Use the FineWaters Balance to establish a progression in multiplecourse meals and to match or contrast the water with the mouthfeelof the dish. One of the prime joys of matching water and food, and one of the true marks of water connoisseurship is changing waters for each course, developing a progression of waters to guide you through the meal. Drinking a different water for each course highlights their subtle differences, and the progression adds enormously to the dining experience. If your favorite restaurant does not offer more than one water, ask them to consider adding more options.



For a five-course dinner, a good water progression might looklike this:

  • Hors d'oeuvre: Bold or Classic. This is much like having a taste of champagne - it draws attention and is bubbly and loud.
  • Salad: Effervescent. A nice contrast with the previous water but not entirely without bubbles.
  • First course (light seafood, for example): Still. You will notice the absence of bubbles and focus on the water.
  • Second course (poultry, for example): Effervescent or Light. Reintroduce some mouthfeel and match the water with the texture of the course.
  • Main course (red meat, for example): Light or Classic. Match it with the texture of the course.
  • Dessert: Still or Effervescent.

Try these simple examples to elevate drinking water to an experience. To go further, consider the principles of complement and contrast. Sometimes contrasting the texture of the food allows for enhanced pleasures. Raw oysters come to mind: These would go perfectly well with a Still water but might be more enjoyable with a Light sparkling water, which would provide additional sensation in the mouth. The same rule applies to fusion sushi or sashimi dishes, especially when they have some spiciness.

A spicy tuna tartar is another good example of a food that asks for a contrasting Light to Classic water. Other foods that do well with contrasting waters are hot and spicy foods, desserts, sweets, and cheeses. Many dishes can benefit from a water contrast - I encourage you to experiment and find new sensations.



The amount of total dissolved solids is, after mouthfeel, the second most important factor in pairing water with food. The TDS in water ranges from the absolute 0 of distilled water (such as Le Bleu) to a whopping 13,298 mg/l for Donat Mg, a curative from Slovenia that is a meal in itself. The borders of TDS categories are fluid, and sometimes the actual mineral composition of the waters plays a significant role in the group designation. Keep that in mind when using the following taste guidelines to pair water with food:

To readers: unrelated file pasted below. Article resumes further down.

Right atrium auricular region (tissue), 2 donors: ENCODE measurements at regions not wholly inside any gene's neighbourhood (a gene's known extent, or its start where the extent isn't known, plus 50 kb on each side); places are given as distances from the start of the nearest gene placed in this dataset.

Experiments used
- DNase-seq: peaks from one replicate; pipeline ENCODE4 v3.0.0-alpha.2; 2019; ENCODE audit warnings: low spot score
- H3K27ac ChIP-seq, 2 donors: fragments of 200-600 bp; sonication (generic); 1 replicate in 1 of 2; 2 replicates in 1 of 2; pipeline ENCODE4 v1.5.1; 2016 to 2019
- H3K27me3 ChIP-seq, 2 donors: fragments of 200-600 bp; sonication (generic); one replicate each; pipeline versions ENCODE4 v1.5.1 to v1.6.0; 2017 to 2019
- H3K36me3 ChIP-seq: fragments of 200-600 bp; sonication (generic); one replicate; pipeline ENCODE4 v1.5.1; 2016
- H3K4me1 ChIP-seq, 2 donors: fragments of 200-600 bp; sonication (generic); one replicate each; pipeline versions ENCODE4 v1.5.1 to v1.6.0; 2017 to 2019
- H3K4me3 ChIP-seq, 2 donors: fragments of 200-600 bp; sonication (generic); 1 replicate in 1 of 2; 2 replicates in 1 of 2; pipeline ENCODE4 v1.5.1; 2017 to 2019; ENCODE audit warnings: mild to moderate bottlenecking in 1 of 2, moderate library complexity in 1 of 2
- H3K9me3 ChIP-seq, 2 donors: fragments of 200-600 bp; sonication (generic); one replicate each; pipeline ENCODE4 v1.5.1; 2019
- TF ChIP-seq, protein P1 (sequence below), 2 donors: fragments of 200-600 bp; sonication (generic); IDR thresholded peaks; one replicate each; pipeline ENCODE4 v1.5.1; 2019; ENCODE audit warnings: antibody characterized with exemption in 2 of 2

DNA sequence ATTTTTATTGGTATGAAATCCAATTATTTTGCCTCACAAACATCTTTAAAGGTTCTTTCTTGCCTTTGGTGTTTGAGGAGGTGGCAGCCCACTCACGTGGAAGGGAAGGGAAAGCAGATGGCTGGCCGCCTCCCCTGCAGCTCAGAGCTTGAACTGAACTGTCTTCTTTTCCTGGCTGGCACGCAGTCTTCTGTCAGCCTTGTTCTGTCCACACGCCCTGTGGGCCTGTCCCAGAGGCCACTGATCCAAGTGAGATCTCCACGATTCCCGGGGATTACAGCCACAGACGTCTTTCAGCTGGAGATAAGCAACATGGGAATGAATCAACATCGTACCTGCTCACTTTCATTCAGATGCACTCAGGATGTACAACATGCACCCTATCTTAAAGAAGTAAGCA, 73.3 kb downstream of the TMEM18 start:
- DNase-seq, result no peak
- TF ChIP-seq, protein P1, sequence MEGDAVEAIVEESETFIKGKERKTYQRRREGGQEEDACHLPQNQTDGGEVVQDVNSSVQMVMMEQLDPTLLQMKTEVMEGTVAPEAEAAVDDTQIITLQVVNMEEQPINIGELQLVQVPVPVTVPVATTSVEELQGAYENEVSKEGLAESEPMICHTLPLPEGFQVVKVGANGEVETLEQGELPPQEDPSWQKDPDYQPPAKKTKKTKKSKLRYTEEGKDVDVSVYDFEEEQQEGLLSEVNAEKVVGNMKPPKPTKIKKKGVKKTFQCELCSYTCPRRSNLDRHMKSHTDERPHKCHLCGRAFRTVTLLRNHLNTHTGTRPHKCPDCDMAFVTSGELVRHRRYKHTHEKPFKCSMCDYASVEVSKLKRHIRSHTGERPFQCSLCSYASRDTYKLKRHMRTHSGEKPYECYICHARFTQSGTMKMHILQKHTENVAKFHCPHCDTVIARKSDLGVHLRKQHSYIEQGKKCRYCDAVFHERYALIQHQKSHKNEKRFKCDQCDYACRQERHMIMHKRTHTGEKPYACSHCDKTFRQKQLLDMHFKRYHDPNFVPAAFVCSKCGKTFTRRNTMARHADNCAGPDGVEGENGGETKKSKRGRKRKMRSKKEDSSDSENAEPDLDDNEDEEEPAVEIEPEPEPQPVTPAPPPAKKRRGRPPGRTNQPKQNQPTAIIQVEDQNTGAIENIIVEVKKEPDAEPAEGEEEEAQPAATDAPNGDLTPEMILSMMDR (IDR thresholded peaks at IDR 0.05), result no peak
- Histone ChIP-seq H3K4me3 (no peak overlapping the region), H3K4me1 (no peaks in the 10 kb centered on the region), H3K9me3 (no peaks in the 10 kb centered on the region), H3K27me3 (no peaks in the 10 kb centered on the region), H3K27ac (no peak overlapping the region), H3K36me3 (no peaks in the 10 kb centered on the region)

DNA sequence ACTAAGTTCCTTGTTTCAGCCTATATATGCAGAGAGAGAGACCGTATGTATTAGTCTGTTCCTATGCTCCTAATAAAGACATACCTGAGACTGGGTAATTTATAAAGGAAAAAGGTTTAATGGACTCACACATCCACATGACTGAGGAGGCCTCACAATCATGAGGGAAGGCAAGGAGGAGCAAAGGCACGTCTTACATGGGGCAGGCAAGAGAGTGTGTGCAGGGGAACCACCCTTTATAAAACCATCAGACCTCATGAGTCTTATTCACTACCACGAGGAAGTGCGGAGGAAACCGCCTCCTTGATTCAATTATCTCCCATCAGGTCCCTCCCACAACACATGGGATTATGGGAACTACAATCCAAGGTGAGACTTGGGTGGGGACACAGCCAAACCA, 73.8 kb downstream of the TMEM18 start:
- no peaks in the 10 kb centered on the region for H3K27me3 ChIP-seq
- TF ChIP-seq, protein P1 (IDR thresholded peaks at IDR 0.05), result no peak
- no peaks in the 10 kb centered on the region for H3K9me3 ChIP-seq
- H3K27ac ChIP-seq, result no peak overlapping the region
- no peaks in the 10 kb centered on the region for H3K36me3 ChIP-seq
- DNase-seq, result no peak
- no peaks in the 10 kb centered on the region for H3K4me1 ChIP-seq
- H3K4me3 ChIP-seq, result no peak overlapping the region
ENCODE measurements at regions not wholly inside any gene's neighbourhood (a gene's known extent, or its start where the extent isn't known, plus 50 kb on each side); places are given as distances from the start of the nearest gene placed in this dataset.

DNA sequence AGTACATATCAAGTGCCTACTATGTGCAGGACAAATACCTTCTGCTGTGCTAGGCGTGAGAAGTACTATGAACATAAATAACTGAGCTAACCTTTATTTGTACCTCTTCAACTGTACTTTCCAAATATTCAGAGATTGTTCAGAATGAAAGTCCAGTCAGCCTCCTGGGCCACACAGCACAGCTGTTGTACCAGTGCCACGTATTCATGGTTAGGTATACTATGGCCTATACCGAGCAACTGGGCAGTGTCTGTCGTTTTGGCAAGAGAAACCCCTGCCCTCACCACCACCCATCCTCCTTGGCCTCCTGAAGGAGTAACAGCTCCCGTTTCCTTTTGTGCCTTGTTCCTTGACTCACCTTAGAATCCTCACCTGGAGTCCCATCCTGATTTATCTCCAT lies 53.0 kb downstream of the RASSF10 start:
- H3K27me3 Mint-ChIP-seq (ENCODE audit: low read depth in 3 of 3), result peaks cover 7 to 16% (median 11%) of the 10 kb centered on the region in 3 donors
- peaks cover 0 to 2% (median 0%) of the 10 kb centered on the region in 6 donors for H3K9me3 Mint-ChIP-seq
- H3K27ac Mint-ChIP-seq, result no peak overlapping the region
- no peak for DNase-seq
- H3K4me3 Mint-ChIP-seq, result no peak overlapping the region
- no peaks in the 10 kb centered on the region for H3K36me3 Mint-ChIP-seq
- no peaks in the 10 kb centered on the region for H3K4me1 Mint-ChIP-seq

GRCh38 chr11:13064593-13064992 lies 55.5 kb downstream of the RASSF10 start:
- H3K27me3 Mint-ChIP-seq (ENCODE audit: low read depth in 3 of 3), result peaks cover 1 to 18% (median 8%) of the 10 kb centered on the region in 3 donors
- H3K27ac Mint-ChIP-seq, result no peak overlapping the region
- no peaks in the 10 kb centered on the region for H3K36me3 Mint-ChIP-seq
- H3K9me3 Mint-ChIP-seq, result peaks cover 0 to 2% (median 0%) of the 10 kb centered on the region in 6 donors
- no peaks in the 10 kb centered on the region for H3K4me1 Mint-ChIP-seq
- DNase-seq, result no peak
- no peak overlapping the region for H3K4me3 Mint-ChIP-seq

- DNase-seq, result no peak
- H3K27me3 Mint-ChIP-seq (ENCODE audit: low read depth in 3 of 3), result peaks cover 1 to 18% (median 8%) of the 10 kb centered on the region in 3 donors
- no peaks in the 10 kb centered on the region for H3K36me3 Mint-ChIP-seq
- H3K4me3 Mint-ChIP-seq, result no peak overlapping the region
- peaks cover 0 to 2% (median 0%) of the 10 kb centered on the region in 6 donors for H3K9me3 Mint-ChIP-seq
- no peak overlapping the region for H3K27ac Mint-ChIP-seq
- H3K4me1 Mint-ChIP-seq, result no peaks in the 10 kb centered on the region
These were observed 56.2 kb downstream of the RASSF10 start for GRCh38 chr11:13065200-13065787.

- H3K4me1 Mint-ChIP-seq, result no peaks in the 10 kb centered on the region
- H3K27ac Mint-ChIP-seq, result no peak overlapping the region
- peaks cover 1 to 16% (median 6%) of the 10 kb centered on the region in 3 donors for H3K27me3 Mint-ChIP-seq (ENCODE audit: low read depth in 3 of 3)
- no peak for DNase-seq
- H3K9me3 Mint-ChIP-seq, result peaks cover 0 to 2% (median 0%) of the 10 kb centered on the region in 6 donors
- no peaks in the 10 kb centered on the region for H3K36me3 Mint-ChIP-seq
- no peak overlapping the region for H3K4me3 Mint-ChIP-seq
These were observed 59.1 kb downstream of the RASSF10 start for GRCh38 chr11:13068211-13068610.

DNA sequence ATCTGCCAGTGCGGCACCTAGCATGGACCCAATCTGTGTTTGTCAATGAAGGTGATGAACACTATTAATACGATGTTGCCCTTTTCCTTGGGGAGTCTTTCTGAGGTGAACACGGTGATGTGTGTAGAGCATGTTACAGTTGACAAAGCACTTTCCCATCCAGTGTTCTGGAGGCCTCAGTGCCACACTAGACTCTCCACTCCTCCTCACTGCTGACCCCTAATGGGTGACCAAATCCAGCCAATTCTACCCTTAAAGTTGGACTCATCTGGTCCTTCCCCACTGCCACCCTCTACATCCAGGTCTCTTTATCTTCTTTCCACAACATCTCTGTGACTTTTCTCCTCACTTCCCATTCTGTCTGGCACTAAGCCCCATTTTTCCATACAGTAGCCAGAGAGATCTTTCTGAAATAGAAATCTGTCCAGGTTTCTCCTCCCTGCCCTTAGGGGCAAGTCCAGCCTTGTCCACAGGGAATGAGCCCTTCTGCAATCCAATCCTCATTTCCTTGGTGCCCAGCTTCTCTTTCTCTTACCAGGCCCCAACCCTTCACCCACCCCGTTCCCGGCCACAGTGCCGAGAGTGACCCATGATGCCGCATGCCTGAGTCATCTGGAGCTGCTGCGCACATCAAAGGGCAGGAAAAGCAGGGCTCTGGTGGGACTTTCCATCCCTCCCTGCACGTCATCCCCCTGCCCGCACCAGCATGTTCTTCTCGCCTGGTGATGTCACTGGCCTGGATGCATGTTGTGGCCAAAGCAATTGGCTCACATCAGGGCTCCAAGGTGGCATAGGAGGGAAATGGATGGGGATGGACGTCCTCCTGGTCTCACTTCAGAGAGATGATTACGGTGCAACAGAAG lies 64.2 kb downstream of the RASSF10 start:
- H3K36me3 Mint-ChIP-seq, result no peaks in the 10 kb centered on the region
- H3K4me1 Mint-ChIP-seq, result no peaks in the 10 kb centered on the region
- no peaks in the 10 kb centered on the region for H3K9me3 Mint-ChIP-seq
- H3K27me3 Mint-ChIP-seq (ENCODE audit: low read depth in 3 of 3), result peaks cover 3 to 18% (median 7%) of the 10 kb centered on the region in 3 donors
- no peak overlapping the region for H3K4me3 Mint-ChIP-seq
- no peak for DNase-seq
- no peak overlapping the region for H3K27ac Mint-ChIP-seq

Super Low

0-50 mg/l

Very light and neutral taste


50-250 mg/l

Clean, soft, and neutral taste


250-800 mg/l

Classic mineral water taste


800-1,500 mg/l

More substance

Very High

>1,500 mg/l

Substantial feel, very distinct
character and taste



Most of the food we eat is acidic, ranging from a pH of 2.4 for cranberry sauce to 7.2 for spinach, shrimp, and certain cheeses. Use the taste of the water as influenced by pH factor (sour, sweet, or bitter) to complement or contrast with the taste of the dish. The pH level is only a minor component in pairing water with food, though, and it should not be overemphasized water pairing is not a pH numbers game. I love Perrier (pH 5.46) with crisp fried oysters (pH 5.7) and Borsec (pH 6.45) with cheese (pH 7.5).



Beyond the pure flavor considerations, you should also take intangible qualities like presentation and a water's story into account when choosing your bottled water. The bottle plays an important role in the overall perception of the water. Since water has no notable visible characteristics of its own, the bottle has a remarkable impact on perceived value. Matching the presentation to the venue or event may have no influence on the actual taste (as any blind water tasting will tell you), but doing so can significantly enhance the experience, or be detrimental to it.

Plastic or glass; minimalist or traditional design; attention grabbing or discreet; blue or transparent bottlers offer many presentation options. Wine bottle design, on the other hand, is fairly uniform, most wineries focus all their attention on the label. With water we are lucky: Both the label and the bottle can express terroir.

Every good sommelier tells you a little story about the wine he or she is pouring you. Does it make the wine taste better? No. Does it make the wine feel more special and unique? Absolutely! The same is true for water: Sharing the story of the water its source and origin, vintage, and the location and circumstances of its bottling can contribute significantly to the overall experience.

  • In The News
  • History of Bottled Water
Over the past two decades, bottled water has become the fastest-growing drinks market in the world. The global market was valued at $157bn in 2013 and is expected to reach $280bn by 2020.
Water is turning into wine. The same culture that surrounds the production and consumption of wine is emerging around water. Water competitions akin to wine competitions are now held.
NY Times Science
Earth is old. The sun is old. But do you know what may be even older than both? Water.
Salt Science
Washington Post declares that unknown to many shoppers urged to buy foods that are “low sodium” and “low salt,” this longstanding warning has come under assault by scientists who say that typical American salt consumption is without risk.

History Bottled Water
Ours is the blue planet, and the hallmark of life on Earth is water. But where did this colorless, odorless liquid first come from? Recent discoveries in astrophysics suggest that water is not native to Earth.
History Bottled Water
This website appeared first in 2004 and the concept of considering water at the same level as wine and food as a natural product was still new and foreign to many.